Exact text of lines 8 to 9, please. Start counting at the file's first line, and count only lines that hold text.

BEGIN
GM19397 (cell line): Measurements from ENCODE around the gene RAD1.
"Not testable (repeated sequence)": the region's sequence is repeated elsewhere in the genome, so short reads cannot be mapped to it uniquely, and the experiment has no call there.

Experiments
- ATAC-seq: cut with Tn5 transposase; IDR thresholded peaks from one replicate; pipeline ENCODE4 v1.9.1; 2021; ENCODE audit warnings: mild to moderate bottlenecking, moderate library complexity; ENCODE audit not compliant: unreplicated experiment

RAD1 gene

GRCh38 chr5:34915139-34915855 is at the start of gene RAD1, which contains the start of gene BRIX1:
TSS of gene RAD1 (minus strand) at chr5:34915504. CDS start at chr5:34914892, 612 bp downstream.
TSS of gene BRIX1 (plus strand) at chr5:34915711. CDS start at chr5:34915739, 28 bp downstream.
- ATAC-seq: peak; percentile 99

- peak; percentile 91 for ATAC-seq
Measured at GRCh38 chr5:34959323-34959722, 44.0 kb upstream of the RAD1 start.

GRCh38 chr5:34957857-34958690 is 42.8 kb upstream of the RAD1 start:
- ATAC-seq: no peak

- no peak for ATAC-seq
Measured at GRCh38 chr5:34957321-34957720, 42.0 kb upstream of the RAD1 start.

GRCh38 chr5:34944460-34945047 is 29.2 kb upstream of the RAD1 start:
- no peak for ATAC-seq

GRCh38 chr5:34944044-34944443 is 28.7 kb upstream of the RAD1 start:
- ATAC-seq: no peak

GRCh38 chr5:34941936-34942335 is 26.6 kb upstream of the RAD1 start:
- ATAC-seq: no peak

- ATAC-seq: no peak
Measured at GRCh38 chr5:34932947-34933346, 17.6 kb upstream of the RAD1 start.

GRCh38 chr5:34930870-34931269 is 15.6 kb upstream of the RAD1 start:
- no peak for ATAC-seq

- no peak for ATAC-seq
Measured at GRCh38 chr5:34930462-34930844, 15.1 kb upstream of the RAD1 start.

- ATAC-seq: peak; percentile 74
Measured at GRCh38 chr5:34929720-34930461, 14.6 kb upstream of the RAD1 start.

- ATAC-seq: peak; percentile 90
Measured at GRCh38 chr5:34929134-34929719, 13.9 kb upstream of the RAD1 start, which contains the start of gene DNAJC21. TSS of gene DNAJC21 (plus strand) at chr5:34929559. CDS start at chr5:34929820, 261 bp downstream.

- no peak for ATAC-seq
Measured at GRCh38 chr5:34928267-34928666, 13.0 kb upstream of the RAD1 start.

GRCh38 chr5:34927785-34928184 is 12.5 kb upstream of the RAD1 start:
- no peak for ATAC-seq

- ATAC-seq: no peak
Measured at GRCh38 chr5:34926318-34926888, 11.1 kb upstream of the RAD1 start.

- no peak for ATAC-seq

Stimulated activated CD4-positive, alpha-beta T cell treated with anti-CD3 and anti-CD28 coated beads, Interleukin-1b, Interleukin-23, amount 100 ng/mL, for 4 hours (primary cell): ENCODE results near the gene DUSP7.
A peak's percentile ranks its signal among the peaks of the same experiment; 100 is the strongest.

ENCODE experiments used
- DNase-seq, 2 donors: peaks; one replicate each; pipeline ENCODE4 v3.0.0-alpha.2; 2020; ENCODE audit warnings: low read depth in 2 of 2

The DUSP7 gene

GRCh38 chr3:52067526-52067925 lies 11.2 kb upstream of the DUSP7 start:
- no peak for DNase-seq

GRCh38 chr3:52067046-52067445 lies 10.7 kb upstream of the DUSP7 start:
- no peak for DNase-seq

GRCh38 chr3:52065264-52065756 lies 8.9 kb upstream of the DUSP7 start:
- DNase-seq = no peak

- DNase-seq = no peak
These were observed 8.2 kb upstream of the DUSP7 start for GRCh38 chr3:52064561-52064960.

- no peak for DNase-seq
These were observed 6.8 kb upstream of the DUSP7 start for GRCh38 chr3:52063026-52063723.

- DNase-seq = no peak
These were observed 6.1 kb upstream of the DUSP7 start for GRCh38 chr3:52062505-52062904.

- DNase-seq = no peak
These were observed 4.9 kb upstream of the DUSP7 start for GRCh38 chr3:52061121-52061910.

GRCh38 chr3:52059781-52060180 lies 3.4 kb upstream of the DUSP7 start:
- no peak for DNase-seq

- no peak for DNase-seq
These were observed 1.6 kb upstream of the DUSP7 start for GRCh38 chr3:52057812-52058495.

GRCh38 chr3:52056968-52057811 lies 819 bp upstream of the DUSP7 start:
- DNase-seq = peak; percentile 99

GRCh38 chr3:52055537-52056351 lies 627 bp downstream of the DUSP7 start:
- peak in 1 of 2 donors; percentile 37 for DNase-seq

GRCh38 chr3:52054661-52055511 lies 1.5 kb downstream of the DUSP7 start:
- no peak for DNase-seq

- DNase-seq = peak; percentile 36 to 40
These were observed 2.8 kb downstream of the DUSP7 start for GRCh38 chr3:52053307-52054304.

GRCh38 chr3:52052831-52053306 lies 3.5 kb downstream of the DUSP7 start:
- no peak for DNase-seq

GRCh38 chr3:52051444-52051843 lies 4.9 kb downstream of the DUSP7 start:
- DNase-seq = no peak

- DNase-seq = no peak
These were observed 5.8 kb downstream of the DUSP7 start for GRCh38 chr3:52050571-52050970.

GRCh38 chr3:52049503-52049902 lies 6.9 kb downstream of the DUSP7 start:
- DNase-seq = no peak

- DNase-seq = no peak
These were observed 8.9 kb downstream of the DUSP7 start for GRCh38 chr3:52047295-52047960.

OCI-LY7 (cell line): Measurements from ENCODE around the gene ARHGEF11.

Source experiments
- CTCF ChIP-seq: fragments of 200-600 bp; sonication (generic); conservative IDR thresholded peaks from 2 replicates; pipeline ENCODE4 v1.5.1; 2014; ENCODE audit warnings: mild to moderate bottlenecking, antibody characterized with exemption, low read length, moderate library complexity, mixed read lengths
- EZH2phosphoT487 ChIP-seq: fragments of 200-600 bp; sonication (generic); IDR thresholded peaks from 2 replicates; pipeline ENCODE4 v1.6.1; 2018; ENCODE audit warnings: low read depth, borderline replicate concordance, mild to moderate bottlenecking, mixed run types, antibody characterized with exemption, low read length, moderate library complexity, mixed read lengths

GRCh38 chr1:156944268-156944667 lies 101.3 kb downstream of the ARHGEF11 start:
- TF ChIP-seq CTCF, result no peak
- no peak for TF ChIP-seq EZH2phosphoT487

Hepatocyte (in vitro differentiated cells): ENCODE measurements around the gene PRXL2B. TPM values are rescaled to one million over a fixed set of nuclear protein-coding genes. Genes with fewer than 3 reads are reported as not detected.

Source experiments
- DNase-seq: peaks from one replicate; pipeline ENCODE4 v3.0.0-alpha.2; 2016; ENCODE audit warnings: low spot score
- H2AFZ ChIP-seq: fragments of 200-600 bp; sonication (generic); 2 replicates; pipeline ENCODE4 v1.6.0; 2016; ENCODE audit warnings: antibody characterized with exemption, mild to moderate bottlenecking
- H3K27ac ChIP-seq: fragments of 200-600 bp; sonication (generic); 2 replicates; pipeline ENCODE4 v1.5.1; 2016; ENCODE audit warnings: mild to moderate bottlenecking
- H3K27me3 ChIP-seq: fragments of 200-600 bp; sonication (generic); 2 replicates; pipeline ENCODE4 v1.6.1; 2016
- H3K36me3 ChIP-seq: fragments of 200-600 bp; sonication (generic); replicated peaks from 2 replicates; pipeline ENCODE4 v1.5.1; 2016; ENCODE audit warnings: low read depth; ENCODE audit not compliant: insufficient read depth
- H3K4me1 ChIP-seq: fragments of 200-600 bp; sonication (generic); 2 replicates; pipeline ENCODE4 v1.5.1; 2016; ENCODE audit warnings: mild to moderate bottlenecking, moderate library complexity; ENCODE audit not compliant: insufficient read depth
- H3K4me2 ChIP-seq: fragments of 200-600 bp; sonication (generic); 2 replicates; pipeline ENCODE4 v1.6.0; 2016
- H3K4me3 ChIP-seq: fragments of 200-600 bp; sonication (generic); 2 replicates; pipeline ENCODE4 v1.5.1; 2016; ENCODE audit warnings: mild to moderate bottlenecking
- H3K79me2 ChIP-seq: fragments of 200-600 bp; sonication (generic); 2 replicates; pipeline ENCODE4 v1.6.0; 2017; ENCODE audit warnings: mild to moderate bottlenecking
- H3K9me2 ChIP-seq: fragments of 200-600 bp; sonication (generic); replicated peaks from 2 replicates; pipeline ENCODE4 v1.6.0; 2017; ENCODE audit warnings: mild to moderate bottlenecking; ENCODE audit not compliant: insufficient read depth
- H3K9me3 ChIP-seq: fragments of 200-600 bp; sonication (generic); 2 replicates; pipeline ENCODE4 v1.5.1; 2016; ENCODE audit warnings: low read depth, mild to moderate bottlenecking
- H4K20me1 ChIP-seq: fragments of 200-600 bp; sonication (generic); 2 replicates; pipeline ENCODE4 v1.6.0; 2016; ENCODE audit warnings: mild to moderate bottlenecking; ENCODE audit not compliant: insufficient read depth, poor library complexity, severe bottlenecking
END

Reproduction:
TSS of gene BRIX1 (plus strand) at chr5:34915711. CDS start at chr5:34915739, 28 bp downstream.
- ATAC-seq: peak; percentile 99